dc.subject Human gut microbiome en
dc.subject Eubacterium-coprostanoligenes en
dc.subject Fragilis hemolysins en
dc.subject Environmental DNA en
dc.subject Escherichia-coli en
dc.subject Identification en
dc.subject Biosynthesis en
dc.subject Expression en
dc.subject Bacterium en
dc.subject Lipids en
dc.title The Bacteroidales produce an N-acylated derivative of glycine with both cholesterol-solubilising and hemolytic activity en
dc.type Article (peer-reviewed) en
dc.internal.authorcontactother David Clarke, Microbiology, University College Cork, Cork, Ireland. +353-21-490-3000 Email: david.clarke@ucc.ie en
dc.internal.availability Full text available en
dc.description.version Published Version en
dc.contributor.funder Science Foundation Ireland
dc.description.status Peer reviewed
dc.identifier.journaltitle Scientific Reports en
dc.internal.IRISemailaddress david.clarke@ucc.ie en
dc.identifier.articleid 13270
dc.relation.project info:eu-repo/grantAgreement/SFI/SFI Research Centres/12/RC/2275/IE/Synthesis and Solid State Pharmaceutical Centre (SSPC)/
dc.relation.project info:eu-repo/grantAgreement/SFI/SFI Research Centres/12/RC/2273/IE/Alimentary Pharmabiotic Centre (APC) - Interfacing Food & Medicine/
dc.relation.project info:eu-repo/grantAgreement/SFI/SFI Investigator Programme/12/IP/1493/IE/Characterizaton of choA, a gene encoding a novel cholesterol-degrading activity in the human gut microbiome/
dc.relation.project info:eu-repo/grantAgreement/SFI/SFI Investigator Programme/12/IP/1315/IE/The Direct Arylation of Pyrones, Coumarins, Pyridones and Quinolones/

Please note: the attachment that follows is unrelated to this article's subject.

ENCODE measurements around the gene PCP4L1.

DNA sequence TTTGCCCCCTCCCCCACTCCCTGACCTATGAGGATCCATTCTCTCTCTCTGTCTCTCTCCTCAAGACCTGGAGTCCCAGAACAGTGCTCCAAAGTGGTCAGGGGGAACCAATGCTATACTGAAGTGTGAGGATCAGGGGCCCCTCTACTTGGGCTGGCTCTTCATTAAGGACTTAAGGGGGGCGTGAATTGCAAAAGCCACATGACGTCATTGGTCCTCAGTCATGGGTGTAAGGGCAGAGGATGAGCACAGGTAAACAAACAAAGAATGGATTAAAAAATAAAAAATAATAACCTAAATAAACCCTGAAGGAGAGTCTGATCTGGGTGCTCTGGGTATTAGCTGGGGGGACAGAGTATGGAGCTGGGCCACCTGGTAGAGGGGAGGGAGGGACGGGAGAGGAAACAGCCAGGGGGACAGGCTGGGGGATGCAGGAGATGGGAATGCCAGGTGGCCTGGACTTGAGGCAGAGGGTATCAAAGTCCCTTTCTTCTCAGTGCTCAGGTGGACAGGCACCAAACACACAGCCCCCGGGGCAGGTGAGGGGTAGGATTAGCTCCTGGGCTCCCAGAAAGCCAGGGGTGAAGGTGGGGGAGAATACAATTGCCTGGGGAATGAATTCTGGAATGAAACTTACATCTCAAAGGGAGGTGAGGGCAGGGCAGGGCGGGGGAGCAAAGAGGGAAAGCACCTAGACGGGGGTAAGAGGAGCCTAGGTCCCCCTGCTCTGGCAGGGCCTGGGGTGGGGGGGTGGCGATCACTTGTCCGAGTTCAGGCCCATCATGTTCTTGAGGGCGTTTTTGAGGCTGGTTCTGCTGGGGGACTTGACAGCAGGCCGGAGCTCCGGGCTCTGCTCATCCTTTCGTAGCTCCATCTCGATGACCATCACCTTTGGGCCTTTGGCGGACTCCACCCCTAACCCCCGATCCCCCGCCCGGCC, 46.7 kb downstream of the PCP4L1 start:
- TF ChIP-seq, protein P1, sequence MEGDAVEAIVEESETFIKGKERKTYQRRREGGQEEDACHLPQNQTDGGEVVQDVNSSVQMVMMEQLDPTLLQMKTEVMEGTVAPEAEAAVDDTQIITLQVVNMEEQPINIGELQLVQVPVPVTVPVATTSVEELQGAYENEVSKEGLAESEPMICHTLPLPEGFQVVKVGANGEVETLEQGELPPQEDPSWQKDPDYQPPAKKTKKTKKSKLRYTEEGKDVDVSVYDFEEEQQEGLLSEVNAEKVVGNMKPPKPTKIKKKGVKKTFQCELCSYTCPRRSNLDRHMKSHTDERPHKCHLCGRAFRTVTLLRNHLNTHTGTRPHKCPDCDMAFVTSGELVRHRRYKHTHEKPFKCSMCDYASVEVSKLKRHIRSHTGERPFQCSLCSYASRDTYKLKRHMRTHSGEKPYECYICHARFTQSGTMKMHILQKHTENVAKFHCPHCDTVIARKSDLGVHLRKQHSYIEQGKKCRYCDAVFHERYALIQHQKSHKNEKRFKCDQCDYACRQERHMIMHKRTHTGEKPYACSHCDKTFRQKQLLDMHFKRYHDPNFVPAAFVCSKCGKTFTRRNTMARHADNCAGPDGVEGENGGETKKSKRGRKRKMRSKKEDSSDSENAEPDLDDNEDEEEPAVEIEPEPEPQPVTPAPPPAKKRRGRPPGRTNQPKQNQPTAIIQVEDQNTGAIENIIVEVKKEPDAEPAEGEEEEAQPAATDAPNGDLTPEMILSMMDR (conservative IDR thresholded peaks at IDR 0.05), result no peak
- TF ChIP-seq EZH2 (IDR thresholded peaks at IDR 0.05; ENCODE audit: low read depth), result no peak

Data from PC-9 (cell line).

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© 2017, the Authors. Open Access This article is licensed under a Creative Commons Attribution 4.0 International License, which permits use, sharing, adaptation, distribution and reproduction in any medium or format, as long as you give appropriate credit to the original author(s) and the source, provide a link to the Creative Commons license, and indicate if changes were made. The images or other third party material in this article are included in the article’s Creative Commons license, unless indicated otherwise in a credit line to the material. If material is not included in the article’s Creative Commons license and your intended use is not permitted by statutory regulation or exceeds the permitted use, you will need to obtain permission directly from the copyright holder. To view a copy of this license, visit http://creativecommons.org/licenses/by/4.0/. Except where otherwise noted, this item's license is described as © 2017, the Authors. Open Access This article is licensed under a Creative Commons Attribution 4.0 International License, which permits use, sharing, adaptation, distribution and reproduction in any medium or format, as long as you give appropriate credit to the original author(s) and the source, provide a link to the Creative Commons license, and indicate if changes were made. The images or other third party material in this article are included in the article’s Creative Commons license, unless indicated otherwise in a credit line to the material. If material is not included in the article’s Creative Commons license and your intended use is not permitted by statutory regulation or exceeds the permitted use, you will need to obtain permission directly from the copyright holder. To view a copy of this license, visit http://creativecommons.org/licenses/by/4.0/.